Cougar Challenger Installation
The Cougar Challenger doesn’t come with a lot of extra components, which is to be expected at its price range.
The rubber grommets can be installed on the back of the case, for routing water tubing (in its default installation, these holes are blocked by metal popouts). You can also see the side panel fan grille, which is magnetic and quite a smart design. What I don’t like is having all the screws come in one single bag. This requires you to dump them all out, and sort through them as you install set up your system.
Also, if you are unfamiliar with the process of building a system, you will find the instruction manual to be essentially useless. Luckily the case only has basic features, so it isn’t too complicated to set up.
As mentioned, the top drive tray can be set up in two different configurations to house three 3.5″ or 2.5″ drives, or it can be removed completely (there are still four 3.5″ bays below it).
I believe the Cougar Challenger is the first case we’ve reviewed that takes 2.5″ drives into consideration, rather than just ‘hacking’ them in. This is smart, because the shift to SSDs is happening right now, and at the very least I think every system should have a small one as an SSD cache.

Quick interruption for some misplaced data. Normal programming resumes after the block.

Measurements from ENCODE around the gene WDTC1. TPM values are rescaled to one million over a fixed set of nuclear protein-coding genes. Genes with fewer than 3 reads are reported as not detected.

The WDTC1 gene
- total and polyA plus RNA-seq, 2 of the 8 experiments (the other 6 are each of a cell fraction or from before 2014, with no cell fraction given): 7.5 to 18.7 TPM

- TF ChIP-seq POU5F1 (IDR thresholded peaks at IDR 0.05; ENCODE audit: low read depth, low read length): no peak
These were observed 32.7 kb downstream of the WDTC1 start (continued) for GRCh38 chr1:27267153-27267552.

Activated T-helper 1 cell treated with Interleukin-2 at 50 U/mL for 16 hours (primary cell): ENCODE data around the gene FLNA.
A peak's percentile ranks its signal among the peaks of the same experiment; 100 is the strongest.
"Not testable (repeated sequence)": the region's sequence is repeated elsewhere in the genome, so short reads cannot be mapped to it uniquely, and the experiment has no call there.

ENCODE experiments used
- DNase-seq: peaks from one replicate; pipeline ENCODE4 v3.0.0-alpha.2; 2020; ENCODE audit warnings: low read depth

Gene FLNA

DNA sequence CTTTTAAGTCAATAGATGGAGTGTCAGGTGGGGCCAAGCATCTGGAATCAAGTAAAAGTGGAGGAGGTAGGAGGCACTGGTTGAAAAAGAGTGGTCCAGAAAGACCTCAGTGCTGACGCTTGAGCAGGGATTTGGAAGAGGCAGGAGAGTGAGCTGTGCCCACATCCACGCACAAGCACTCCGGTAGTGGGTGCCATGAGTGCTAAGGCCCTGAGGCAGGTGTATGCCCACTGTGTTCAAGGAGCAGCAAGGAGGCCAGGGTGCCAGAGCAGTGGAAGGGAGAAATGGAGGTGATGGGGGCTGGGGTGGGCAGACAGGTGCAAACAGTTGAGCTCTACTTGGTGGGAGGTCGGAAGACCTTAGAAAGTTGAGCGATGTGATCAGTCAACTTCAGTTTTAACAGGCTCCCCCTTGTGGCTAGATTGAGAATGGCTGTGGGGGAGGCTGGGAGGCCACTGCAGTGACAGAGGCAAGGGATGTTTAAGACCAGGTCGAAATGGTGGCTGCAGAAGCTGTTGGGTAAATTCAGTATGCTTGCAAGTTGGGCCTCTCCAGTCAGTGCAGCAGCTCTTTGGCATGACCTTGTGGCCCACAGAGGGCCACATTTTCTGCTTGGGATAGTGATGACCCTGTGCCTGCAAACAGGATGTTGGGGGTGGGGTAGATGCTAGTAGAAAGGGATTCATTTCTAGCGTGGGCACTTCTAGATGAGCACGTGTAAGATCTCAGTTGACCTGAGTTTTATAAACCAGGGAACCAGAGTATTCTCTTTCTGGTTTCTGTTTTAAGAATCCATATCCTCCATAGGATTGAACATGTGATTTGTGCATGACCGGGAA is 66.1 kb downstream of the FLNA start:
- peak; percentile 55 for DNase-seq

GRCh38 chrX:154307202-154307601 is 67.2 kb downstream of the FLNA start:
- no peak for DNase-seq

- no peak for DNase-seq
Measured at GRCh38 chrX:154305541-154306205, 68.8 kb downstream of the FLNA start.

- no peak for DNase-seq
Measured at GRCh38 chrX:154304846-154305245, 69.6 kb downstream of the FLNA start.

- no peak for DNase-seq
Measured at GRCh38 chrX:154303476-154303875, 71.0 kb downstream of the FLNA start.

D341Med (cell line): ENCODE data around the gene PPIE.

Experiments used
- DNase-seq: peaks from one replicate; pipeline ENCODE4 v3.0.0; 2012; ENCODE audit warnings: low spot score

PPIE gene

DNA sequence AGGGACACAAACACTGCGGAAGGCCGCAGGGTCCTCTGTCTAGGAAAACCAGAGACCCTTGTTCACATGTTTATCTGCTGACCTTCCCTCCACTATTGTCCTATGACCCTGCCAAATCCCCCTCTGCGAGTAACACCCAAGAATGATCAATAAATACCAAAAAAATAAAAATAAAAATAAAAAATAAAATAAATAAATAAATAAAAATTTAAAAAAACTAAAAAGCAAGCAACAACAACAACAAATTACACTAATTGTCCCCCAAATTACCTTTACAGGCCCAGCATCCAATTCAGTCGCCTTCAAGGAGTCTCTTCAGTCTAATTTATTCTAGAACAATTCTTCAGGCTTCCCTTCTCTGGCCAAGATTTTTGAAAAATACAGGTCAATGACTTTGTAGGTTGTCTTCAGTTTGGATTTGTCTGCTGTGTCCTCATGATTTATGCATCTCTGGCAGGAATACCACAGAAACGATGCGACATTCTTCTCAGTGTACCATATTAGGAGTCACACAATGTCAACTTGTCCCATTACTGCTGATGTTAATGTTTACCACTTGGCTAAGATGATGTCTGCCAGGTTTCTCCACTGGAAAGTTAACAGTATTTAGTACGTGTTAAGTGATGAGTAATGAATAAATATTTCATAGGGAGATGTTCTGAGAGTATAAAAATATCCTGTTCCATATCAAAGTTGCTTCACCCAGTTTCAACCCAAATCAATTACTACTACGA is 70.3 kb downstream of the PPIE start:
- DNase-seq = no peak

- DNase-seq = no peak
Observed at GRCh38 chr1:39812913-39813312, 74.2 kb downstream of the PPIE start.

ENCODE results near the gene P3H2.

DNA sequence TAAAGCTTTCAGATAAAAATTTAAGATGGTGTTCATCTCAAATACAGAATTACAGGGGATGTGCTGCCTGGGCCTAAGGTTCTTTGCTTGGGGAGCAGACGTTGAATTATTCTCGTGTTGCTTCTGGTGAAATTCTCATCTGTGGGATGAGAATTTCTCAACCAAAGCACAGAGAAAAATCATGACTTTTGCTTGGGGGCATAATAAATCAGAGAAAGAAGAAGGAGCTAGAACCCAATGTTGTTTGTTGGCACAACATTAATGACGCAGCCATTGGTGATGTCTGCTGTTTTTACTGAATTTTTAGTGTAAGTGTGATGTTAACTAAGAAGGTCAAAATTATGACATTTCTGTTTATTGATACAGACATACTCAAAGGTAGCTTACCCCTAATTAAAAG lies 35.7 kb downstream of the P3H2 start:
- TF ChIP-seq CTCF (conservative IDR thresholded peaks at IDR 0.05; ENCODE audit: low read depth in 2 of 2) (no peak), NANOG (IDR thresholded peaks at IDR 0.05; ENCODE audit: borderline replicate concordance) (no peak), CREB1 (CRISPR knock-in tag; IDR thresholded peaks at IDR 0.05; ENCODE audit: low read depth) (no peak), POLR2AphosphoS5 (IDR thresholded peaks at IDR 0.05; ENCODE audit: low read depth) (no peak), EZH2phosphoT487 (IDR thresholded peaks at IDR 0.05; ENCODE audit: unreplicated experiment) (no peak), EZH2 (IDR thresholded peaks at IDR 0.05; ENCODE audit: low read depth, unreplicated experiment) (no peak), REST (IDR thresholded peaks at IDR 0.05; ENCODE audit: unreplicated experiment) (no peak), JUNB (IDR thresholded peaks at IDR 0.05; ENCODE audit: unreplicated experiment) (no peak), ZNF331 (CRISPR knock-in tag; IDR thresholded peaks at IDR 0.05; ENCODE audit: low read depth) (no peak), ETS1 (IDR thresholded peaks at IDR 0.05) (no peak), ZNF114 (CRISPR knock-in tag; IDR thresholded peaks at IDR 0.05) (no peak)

The drive trays are very well designed, and are completely tool-less. They simply snap into the mounting holes of the drive, and stay pretty secure. I didn’t notice an issue with rattling on the mechanical drives, as they snap into the case tightly.
Here’s how our system looks with everything installed, minus the power supply. The 5.25″ drive bays at the top are as easy as sliding the drive in and snapping the brackets down.
As you can see, the Challenger is quite roomy for a mid-ATX case, but this is without the power supply installed. Let’s see how it fares when we add that to the mix:
Not too bad actually! As you can see, the power supply we’re using was designed before bottom-mounted PSUs were popular, so the 8 pin power supply has to stay on this side of the motherboard.
I am probably the world’s messiest PC builder when it comes to routing cables, but you wouldn’t know based on this picture. That is because the Challenger is designed for all the cables to run behind the motherboard tray:
This is more like my usual builds! There is enough room behind the motherboard tray they you don’t really have to think about where the cables go – just leave them jumbled like this, and pop the side panel on. You can also see from this view that there is an ample cutout in the tray behind the CPU, allowing for mounting kit installation even when the motherboard is installed.